Large language models are enabling private equity and executive search firms to leverage the power of their data like never before. In this ExitUp exclusive, Josh Gardner, chief technology officer at AiFlow, unpacks how this cutting-edge technology is driving returns and revenue across the PE and the human capital sectors.
As we kick off the new year, the AI revolution is well underway. ChatGPT now has 100 million weekly users and it only took 60 days to get there. Compare this to four and a half years for Facebook and 18 years for Netflix to reach the same milestone. For a technology that is so novel, its rapid adoption is nothing short of revolutionary.
Large language models perform a variety of natural language processing tasks. For private equity firms, LLMs are already simplifying tasks like due diligence and contract writing, and unleashing a torrent of new data on companies, contacts, and LPs. Deal sourcing, portfolio operations, and even investor relations are being revolutionized in unexpected ways. According to experts across the sector, the impact of generative AI on PE will be unprecedented. It is a game-changing, transformative technology that will give early adopters a vital competitive edge.
As we navigate this complex terrain, one standout player commands attention – AiFlow. The AI-native CRM company has been building tailored solutions that unleash the power of human capital for PE and executive search by using AI in novel ways. We have reason to believe that their technology will completely change the way that search and PE operate.
Ride the Wave, or Drown
AiFlow co-founders Nick Manske and Josh Gardner envision AiFlow as the catalyst that unlocks the full power of private equity and executive search firms’ networks. In a landscape where information sourcing and analysis are paramount, AiFlow enables organizations to find the right people for each use case in seconds, driving value from deal sourcing to deal closing to portfolio operations.
Understanding how this technology will change both the world and the way business is done necessitates understanding the technology itself.
This week, we sat down with AiFlow’s tech chief, Josh Gardner, to gain a better understanding of the overarching applications – and implications – of this new technology for high touch professions like private equity and executive search. AiFlow is transforming how LLMs are servicing the unique needs of PE firms and human capital providers, and we wanted to find out how.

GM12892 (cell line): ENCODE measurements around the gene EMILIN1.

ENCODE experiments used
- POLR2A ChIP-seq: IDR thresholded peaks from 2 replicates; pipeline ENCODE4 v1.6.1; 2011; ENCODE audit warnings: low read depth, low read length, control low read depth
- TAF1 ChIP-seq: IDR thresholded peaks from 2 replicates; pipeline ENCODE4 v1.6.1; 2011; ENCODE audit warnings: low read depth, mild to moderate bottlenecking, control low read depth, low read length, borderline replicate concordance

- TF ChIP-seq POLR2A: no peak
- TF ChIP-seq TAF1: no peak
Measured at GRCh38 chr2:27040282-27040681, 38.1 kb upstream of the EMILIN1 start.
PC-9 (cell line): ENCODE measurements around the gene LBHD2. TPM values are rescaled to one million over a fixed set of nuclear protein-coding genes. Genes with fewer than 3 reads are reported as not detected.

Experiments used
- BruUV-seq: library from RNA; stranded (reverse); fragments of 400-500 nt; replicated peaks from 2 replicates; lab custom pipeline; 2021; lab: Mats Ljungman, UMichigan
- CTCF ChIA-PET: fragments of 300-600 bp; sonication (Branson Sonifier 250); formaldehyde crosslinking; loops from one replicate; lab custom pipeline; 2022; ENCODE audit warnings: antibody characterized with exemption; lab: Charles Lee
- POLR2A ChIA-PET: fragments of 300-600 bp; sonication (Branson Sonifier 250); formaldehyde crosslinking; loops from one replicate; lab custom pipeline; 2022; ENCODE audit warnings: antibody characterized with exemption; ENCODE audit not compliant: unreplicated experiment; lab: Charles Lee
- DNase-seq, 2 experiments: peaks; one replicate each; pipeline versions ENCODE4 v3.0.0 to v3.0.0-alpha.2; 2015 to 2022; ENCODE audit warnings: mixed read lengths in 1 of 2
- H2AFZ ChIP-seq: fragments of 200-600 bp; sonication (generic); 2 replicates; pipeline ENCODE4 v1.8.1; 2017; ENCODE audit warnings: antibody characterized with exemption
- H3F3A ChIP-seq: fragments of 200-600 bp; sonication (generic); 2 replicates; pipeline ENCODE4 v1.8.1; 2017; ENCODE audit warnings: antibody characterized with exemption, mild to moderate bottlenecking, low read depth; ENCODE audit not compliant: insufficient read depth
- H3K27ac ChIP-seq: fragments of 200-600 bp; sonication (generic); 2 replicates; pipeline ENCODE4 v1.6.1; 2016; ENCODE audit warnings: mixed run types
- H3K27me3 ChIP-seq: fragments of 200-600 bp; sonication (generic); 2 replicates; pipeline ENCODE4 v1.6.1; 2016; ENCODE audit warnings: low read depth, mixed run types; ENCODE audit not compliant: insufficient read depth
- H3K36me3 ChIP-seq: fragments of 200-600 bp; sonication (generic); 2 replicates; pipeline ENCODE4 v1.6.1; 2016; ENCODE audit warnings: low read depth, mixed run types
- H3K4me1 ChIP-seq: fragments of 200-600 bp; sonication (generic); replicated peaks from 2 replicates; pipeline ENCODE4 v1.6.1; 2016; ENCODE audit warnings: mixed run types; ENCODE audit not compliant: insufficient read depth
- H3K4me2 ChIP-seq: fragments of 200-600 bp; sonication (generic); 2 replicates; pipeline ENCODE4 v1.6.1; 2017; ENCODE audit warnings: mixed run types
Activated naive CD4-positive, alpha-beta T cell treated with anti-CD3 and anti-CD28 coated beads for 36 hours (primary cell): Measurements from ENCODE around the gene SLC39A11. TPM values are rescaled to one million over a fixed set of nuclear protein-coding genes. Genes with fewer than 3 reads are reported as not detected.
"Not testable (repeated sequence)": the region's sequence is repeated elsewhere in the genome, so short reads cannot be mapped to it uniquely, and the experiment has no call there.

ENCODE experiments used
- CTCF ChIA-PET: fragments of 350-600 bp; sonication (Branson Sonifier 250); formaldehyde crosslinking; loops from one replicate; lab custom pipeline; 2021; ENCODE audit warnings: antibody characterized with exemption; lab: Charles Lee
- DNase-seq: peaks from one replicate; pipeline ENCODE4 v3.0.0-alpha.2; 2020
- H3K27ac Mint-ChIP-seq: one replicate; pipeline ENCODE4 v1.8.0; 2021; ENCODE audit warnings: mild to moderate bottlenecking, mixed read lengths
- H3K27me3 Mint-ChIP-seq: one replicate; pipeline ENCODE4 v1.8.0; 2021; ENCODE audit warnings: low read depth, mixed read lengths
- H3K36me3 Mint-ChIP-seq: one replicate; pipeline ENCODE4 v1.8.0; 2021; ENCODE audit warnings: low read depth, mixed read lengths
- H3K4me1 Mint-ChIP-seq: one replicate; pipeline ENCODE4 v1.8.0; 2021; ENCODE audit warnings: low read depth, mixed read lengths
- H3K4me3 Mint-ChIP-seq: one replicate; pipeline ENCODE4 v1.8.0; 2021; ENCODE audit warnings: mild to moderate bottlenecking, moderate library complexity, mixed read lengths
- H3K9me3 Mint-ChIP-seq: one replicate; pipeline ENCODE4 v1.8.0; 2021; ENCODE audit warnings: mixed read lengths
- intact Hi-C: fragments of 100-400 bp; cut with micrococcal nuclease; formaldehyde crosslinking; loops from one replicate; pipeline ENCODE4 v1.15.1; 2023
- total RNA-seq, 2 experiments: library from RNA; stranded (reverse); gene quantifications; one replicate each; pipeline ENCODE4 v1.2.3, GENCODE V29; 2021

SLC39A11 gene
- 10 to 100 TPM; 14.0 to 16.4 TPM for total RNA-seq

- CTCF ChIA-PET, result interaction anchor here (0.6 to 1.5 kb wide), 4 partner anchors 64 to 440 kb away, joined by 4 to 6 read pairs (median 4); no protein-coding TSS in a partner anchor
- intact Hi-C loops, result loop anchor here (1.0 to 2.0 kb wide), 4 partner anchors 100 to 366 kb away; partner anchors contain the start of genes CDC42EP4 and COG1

If one thing became clear from our discussion, it is this: a large language model tsunami is on a collision course with private equity and executive search. Some firms are going to ride the wave while others will drown. Two camps of winners and losers will form, according to AiFlow, separated by those who understand and leverage the vast depths of this technology, and those who ignore it.
Josh, it is no secret that Silicon Valley has been investing heavily in LLMs. What do the numbers look like?
OpenAI has received $14 billion in funding from various venture capitalists, and large organizations such as Microsoft are banking their futures on the technology. Funding for their largest competitor, Anthropic, pales in comparison to this number. While OpenAI’s lead in fundraising is massive compared to any other single company, there are many LLM companies that VCs are pouring billions of dollars into collectively. With more companies cropping up every month, the LLM market is still anyone’s game. Investors are betting that there are going to be multiple winners.
What use cases are you already seeing for this technology in the PE and human capital spaces?
The use cases for large language model technology within private equity and human capital are pretty much boundless. These models are already being used to write job descriptions, perform due diligence, draft contracts, and write investment memos. The common thread here is using these models as writers, which makes sense because that’s what LLMs are exceptionally good at. However, there are some much less obvious use cases that represent the next wave of LLM adoption in the business world – mostly surrounding unlocking the potential of your existing data.
Is there a way to optimize LLMs to better service these sectors?